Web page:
Thursday, April 28, 2011

How Aging is Good

A common sentiment in today's society is the emphasis on the richness of youth against the decay of aging. We see and hear about this everywhere, from television commercials on anti-aging solutions to billboards of young people playing sports and looking happy. The universal message appears to be: youth is good, and old age is terrible. But I think there is something both wrong and very dangerous about this attitude.

For one, all this epitomizing of youth only emphasizes the upsides and thus avoids the downsides of being young. There are many downsides and arguably only a single upside. Ignorance, immaturity, and naiveness are all downsides. When you are eighteen or even into the twenties, you have very little understand of life and can easily succumb to social pressures. I think we have all read stories (or even personally experienced) feelings of inadequacy, and misery to the point of harboring suicidal thoughts. Arguably there is only one upside to being young-- a healthier body with which we can better compete in sports, dance, and travel around. But even this is not completely true. Just think about all the examples of those labeled "old" in their active endeavors: Dana Torres, the 41-year old Olympic swimmer; Michael Jordan in his last comeback tour with the Washington Wizards; and Dick Hoyt, the father who competes in the Iron Man Challenge while carrying his son Rick.

Perhaps what creates this emphasis on youth is not about the joys of being young at all. Instead, it is a reflection of unsatisfied/unfulfilled lives. Lives that have not found meaning or purpose. Because if one has, then one would not want to go back to the way things were. One would want to always moving forward, desiring more -- to do more, see more. It's like this: why would you want to go back to the dark when you have seen the light? Furthermore, the desire to being young again ignores the "enlightenment" that comes from the wisdom derived from life experiences. Returning to when we were eighteen would mean losing out on all the friendships, life events, and knowledge (aka experience) accumulated since that period of our lives. I'd consider that to be a very unequal trade...for the worse.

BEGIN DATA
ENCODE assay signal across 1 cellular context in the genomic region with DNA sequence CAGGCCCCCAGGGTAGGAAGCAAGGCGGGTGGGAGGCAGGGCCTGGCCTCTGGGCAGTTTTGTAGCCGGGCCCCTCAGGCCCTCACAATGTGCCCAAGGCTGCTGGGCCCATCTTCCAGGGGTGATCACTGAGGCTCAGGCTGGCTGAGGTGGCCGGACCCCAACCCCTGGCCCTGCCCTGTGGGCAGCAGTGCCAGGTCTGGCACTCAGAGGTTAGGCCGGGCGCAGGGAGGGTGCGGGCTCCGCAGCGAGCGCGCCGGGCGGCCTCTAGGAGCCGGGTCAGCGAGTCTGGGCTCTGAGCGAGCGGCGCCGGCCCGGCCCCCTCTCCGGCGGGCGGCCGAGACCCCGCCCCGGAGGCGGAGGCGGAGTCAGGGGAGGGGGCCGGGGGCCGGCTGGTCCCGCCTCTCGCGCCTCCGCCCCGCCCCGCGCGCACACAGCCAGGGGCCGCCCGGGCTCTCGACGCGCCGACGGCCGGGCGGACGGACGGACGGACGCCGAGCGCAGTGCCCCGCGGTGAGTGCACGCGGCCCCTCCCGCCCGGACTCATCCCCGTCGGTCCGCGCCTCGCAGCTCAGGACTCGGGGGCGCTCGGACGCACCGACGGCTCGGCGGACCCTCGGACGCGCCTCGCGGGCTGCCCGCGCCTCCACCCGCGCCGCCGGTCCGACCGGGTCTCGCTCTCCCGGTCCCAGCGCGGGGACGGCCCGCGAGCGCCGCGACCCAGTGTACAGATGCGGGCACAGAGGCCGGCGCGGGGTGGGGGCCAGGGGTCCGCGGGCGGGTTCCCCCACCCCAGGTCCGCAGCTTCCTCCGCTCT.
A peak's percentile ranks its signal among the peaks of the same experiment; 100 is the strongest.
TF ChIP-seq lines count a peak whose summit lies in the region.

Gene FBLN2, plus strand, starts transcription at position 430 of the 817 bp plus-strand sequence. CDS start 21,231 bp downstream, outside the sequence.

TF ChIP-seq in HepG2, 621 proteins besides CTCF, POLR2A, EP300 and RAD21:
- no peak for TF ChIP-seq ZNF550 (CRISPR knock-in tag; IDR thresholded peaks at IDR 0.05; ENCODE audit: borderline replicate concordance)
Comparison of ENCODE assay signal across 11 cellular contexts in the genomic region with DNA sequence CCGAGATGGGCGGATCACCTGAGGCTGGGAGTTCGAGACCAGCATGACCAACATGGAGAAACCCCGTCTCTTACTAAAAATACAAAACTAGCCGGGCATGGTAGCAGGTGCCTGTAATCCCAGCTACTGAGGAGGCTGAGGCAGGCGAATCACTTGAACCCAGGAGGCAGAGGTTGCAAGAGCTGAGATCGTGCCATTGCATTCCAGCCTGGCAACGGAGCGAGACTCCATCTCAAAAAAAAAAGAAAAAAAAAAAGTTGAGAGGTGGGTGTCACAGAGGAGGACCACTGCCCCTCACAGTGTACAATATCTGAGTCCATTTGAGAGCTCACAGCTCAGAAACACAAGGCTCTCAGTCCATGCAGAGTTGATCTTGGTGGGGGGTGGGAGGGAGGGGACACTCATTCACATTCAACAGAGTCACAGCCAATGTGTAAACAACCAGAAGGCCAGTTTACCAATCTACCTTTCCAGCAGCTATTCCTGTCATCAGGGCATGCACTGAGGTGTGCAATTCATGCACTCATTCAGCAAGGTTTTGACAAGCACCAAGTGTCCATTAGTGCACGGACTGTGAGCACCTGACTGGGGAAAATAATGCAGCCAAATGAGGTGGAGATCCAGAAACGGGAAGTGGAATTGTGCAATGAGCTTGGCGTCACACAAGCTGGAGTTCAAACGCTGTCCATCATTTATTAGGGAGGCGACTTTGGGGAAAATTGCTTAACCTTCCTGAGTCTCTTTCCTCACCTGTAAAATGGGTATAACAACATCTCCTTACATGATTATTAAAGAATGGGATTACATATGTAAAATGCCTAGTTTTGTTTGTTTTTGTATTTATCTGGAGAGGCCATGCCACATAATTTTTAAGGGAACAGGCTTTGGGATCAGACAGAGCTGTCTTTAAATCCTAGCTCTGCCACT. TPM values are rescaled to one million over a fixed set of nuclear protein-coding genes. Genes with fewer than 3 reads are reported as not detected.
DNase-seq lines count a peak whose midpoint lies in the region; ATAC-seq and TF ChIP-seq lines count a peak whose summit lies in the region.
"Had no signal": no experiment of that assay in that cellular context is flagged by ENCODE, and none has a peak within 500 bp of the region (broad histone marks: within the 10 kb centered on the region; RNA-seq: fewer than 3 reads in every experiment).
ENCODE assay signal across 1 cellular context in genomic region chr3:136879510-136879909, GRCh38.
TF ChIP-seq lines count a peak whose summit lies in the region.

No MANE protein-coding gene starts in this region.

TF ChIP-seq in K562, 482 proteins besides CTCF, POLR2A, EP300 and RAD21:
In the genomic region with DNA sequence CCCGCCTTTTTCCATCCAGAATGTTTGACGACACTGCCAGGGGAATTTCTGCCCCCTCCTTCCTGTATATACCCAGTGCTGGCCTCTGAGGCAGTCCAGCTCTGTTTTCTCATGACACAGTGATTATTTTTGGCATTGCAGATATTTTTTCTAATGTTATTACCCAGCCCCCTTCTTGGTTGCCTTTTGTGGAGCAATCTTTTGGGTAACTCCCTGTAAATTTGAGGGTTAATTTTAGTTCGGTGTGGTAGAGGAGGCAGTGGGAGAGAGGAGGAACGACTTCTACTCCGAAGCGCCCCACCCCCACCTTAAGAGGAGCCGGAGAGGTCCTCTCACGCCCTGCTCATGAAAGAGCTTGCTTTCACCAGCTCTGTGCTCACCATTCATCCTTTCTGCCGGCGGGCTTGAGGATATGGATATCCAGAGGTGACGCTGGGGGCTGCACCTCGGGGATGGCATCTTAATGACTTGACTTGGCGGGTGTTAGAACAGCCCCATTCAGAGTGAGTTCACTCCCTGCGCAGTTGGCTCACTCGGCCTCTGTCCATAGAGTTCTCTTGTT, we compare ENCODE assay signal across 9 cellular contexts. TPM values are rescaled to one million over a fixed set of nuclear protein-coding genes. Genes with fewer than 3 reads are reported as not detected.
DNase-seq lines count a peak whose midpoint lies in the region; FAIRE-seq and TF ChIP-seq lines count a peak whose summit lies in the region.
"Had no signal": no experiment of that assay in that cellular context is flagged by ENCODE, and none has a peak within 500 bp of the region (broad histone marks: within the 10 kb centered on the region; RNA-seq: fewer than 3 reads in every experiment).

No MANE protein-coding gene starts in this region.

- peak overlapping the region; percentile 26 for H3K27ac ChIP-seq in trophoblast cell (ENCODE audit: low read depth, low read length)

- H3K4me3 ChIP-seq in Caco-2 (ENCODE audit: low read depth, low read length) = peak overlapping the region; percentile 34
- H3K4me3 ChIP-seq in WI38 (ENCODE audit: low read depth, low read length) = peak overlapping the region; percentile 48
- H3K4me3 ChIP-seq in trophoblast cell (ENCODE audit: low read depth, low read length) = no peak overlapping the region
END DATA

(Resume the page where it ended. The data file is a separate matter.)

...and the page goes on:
One book I read that profoundly discussed this preoccupation with aging is "Tuesdays with Morrie", by Mitch Albom. The book is a recount of the lessons passed down to Mitch by his professor (named Morrie) in psychology at Brandeis University. Morrie discussed a wide-spectrum of issues that confound today's society and singled out this worry about aging in one chapter. In particular, he states that: "It's impossible for the old not to envy the young. But the issue is to accept who you are and revel in that. This is your time in your thirties. I had my time to be in my thirties, and now is my time to be seventy-eight".

His point, which I wholeheartedly agree with, is that aging will happen regardless of whether you like/want it or not --instead, the focus should be on the present and making the most of every opportunities you have. Sometimes it's about taking a chance and leap into the unknown. Because the worse that can absolutely happen is gaining experience.

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